October 28, 2018 • 5 minute read • by Saeed
“The only journey is the one within.”
― Rainer Maria Rilke
Professional coaching is a relatively recent profession so some of the misconceptions surrounding what coaching is and is not, shouldn’t be surprising. It seems that everyone these days is a coach of one form or another.
What Coaching is and is not…
Historically, coaching has often been used remedially, as companies attempted to correct employees’ unwelcome behavior or perceived lack of competencies. Many conventional programs still use this approach. Obviously, this is a misappropriation of coaching since it yields few positive or lasting results. It is also entirely antithetical to the paradigm of coaching.
The best and most effective programs support the whole person and not isolated issues or problems. They take into account things like habitual patterns of thoughts, emotional states, and underlying mental models that may keep someone stuck.
In the 1990s, the first established accreditation groups for professional coaches were formed and coaching went from being used remedially to how we mostly recognize it today – as a developmental tool initiated by the client who is seeking self-improvement and lasting results.
In a study of the professional coaching industry by the Chartered Institute of Personnel Development (CIPD), coaching was found to be used by 90% of organizations surveyed. Even in the global economic recession of 2008, when companies were cutting corners left and right, 70% reported increasing or maintaining their commitment to coaching.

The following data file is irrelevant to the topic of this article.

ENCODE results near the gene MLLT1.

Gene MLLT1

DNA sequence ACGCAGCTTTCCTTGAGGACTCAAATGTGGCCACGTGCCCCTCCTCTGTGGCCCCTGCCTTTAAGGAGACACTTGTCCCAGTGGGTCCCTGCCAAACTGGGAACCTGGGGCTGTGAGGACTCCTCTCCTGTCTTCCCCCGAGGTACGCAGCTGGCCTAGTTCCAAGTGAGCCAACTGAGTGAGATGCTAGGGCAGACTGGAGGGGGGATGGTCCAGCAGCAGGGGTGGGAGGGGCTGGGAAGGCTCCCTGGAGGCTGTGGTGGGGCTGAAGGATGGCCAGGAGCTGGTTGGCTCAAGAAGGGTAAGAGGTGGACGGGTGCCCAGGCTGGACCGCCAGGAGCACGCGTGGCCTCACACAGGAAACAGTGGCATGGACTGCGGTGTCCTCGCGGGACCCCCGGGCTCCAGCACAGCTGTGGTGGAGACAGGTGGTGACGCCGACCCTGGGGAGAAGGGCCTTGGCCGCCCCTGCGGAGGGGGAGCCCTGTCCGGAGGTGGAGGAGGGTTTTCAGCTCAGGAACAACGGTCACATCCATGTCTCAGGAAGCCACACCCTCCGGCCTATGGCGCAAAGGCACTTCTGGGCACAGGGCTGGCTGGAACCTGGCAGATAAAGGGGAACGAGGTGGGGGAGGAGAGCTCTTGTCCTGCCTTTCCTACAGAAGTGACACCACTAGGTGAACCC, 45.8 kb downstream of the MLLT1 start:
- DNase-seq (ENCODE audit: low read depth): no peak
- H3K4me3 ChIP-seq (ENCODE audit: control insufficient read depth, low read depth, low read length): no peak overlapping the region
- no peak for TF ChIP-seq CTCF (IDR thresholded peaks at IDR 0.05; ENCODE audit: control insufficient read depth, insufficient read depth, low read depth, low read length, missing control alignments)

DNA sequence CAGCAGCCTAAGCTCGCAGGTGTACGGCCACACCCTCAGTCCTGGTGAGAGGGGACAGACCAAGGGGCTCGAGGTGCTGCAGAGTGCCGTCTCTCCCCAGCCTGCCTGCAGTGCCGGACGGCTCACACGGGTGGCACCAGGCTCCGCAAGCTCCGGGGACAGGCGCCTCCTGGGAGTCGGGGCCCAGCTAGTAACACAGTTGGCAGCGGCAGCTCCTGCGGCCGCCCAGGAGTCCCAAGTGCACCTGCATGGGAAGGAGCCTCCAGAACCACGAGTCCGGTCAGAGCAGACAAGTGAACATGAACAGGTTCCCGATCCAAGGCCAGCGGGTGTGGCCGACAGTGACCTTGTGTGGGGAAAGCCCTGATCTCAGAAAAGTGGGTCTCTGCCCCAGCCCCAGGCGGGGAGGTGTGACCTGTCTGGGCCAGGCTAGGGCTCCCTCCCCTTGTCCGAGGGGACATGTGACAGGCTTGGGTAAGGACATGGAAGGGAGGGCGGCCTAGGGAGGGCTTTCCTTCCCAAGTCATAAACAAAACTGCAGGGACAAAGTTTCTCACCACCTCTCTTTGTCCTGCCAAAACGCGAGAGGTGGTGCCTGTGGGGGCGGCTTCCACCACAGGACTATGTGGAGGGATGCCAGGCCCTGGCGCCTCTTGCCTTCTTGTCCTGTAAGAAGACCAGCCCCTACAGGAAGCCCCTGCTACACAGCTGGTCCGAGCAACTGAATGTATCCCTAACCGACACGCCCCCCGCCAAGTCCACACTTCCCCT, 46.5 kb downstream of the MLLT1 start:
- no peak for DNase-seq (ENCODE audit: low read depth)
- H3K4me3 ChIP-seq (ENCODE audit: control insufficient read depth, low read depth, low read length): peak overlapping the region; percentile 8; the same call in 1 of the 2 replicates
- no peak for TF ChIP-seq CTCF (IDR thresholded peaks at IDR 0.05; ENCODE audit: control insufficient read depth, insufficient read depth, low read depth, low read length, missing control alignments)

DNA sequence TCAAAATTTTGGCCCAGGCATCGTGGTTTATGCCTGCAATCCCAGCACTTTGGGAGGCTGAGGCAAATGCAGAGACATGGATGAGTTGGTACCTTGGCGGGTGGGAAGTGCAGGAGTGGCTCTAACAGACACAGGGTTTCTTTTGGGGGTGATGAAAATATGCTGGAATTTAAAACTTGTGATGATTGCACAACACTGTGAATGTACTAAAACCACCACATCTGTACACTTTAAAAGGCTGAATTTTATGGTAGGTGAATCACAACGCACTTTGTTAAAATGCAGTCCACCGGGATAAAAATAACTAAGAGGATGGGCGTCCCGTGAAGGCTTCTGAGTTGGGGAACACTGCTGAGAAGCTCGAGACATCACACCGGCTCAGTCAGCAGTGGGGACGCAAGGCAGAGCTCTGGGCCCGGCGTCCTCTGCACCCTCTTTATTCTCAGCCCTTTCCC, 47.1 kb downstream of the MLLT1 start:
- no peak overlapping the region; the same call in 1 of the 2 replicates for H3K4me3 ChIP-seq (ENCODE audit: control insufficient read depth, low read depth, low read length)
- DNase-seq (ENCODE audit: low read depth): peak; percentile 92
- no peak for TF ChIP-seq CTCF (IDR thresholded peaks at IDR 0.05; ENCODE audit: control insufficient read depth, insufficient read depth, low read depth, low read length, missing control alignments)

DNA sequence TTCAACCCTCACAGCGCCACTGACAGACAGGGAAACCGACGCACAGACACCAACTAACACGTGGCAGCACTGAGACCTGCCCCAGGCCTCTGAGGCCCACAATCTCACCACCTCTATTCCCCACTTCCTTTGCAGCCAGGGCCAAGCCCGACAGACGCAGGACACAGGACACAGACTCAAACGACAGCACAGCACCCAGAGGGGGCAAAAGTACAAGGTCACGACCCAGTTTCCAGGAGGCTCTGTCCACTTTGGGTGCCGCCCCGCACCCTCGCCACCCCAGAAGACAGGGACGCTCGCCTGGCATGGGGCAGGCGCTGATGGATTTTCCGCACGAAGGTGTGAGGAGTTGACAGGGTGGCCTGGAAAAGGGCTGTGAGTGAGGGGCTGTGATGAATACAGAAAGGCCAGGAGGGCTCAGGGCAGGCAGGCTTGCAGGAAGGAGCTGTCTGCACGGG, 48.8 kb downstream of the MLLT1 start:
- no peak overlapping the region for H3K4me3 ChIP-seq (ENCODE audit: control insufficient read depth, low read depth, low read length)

As coaching has grown in value and evolved in design, so too has its potential for mainstream application. Today, Harvard Business Review reports that coaching is a $1 billion a year industry.
Coaching, it appears, is a growth industry.
So, what is coaching and what do coaches really do?
The International Coach Federation (ICF) — the leading global coaching organization and professional association for coaches — defines coaching as “partnering with clients in a thought-provoking and creative process that inspires them to maximize their personal and professional potential.”
Despite this guidance, one of the challenges of defining coaching and its effectiveness remains the relative lack of adequate research with significant enough control groups and clear parameters and measurement tools applied to a coaching framework that fully supports the complete range of ways in which personal and professional development efforts can influence behavior change.
But there are enough evidence-based insights that validate the value of coaching when applied in a systematic framework by a trained professional.
While many people attach the title of coach next to their name, it does not mean they are practicing true coaching or know how to get lasting results. The key to personal and professional transformation is the coachee’s belief in the benefits of coaching and their own ability to make lasting behavioral changes, couple with an evidence based methodology applied by a trained professional.
In a 2013 study published in Research in Organizational Change and Development, researchers adapted traditional clinical psychological practices into the context of executive coaching into a highly-customizable process of program design and found the approach was highly effective in enabling executives to develop behaviors and competencies aligned with their ideal future state and in improving adaptability in both actions and thoughts.